The Late Movies: Steve Earle
In February, I braved the frozen tundra of Philadelphia’s Fishtown neighborhood to see Steve Earle in the intimate confines of the upstairs room at Johnny Brenda’s. I’ve been a fan of Earle’s for a long time and will happily, openly disagree with George Jones fans about who the “greatest living country singer” is, but seeing him in a small space, without a band and armed only with a guitar, a mandolin voice has only deepened my appreciation for him.
Earle isn’t really a household name, so to introduce him to fresh ears and draw any fans out in the comments, here’s a very subjective and biased “best of” selection. (If I didn’t include your favorite, don’t just whine about it. Put a link to the video in a comment!)
Probably Earle’s most well known song, “Copperhead Road” is also a good introduction to his style overall. Scotch-Irish musical elements? Check. Country and hard rock mashed together? Check. Story about outlaws and down-on-their-luck types? Check. References to the Vietnam War? Check.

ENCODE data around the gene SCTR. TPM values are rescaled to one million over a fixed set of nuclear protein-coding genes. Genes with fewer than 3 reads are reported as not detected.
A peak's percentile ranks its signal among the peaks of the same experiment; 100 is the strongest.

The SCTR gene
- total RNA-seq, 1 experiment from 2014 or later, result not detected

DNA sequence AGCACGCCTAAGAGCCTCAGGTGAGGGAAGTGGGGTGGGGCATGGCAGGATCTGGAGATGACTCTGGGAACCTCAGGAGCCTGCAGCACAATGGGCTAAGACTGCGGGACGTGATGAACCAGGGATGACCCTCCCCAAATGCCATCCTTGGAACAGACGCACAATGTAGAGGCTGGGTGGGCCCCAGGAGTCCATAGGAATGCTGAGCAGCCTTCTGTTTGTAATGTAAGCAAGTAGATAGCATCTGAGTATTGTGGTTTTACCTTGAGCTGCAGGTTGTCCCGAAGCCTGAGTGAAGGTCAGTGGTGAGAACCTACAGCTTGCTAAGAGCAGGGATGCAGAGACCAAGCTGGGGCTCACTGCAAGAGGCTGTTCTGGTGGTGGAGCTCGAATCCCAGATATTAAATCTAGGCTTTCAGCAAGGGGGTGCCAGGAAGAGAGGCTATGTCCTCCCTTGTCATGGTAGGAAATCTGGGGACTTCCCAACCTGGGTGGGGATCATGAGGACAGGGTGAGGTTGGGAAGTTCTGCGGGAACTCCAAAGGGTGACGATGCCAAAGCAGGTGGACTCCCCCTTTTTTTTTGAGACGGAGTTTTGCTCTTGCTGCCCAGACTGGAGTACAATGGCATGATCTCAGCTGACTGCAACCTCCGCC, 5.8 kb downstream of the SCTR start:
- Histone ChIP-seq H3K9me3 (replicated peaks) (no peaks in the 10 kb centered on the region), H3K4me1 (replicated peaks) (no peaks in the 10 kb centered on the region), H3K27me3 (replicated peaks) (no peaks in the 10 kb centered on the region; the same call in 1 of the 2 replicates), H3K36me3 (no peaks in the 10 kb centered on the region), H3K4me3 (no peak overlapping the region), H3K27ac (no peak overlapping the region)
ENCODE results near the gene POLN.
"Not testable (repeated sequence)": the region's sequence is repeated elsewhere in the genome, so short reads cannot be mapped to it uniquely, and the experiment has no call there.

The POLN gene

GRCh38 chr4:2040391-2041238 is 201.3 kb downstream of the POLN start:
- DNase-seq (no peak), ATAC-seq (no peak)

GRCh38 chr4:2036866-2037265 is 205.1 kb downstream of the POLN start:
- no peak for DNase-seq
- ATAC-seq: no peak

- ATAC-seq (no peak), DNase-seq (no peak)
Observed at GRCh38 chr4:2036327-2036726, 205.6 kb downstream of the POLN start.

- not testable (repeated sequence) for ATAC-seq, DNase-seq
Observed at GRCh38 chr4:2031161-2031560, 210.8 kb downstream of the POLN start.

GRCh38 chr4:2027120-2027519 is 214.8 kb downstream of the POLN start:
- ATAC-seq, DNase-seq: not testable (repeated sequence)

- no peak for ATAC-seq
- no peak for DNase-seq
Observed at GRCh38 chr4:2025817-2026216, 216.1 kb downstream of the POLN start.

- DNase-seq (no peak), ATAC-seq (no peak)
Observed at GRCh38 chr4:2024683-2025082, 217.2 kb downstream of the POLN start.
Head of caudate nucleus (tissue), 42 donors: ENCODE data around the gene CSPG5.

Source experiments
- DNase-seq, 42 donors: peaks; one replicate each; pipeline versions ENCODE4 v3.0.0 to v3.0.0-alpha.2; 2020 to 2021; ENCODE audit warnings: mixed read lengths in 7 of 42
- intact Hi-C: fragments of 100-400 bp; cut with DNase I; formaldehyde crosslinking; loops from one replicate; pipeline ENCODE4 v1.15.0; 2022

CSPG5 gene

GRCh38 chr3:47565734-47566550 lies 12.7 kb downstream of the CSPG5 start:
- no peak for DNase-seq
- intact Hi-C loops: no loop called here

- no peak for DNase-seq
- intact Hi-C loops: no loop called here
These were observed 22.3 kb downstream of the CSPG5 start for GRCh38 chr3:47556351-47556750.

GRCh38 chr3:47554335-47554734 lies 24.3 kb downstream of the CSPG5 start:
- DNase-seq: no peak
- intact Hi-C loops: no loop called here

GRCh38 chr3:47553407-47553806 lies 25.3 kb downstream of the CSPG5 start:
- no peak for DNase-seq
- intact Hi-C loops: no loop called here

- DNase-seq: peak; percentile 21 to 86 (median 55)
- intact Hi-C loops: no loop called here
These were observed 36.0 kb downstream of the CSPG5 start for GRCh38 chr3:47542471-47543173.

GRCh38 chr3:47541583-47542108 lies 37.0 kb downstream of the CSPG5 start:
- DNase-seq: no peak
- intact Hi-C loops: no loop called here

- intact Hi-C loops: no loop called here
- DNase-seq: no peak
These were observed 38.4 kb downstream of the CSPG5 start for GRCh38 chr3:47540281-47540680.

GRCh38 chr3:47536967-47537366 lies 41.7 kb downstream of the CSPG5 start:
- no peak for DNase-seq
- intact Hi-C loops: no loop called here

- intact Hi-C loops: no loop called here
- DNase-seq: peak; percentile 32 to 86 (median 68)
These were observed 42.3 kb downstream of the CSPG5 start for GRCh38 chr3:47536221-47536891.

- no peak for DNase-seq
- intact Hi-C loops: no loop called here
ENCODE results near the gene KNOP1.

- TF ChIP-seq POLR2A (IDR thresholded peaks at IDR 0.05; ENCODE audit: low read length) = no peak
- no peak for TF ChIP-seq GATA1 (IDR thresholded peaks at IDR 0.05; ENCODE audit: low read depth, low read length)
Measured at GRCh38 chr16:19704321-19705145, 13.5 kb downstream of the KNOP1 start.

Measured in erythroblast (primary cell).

The title track from Earle’s debut album hews a little closer to a traditional country sound than some of his later work, but still hints at his melting pot of influences and styles enough that on his first tour to support the album he found himself sharing a bill with Dwight Yoakam one night and the Replacements on another.
Fort Worth Blues
When Earle was a teenager getting his start in Houston’s music scene, he met Townes Van Zandt. The cult country singer became a close friend, mentor and inspiration to Earle. Van Zandt died just a few days before Earle went on a European tour. When Earle got to Galway, Ireland, he wrote this song in tribute to his friend.
I Feel Alright
Earle released the album I Feel Alright soon after he got out of prison (the second of two “comeback” albums in a span of 18 months), and the title track has all the swagger of a man who can’t be beaten down.
The Devil’s Right Hand
Let’s switch it up and do a cover! While I like Earle’s original and Johnny Cash’s Unearthed version better than the Highwaymen’s take, I believe the respect of one’s peers is an important thing for an artist and I can think of few compliments bigger than having these four legends cover one of your tunes.
Earle is part of a long line of political musicians who sometimes use their songs as weapons in the war of ideas. Here, he takes things very literally and looks forward to the day when he doesn’t have to swing his “hammer” around and sing any more angry songs. I hope he’s not holding his breath.
The Galway Girl
Finally, here’s Earle as I saw him (I didn’t shoot the video), going to town on that mandolin and lamenting the blue-eyed, black-haired girl that got away.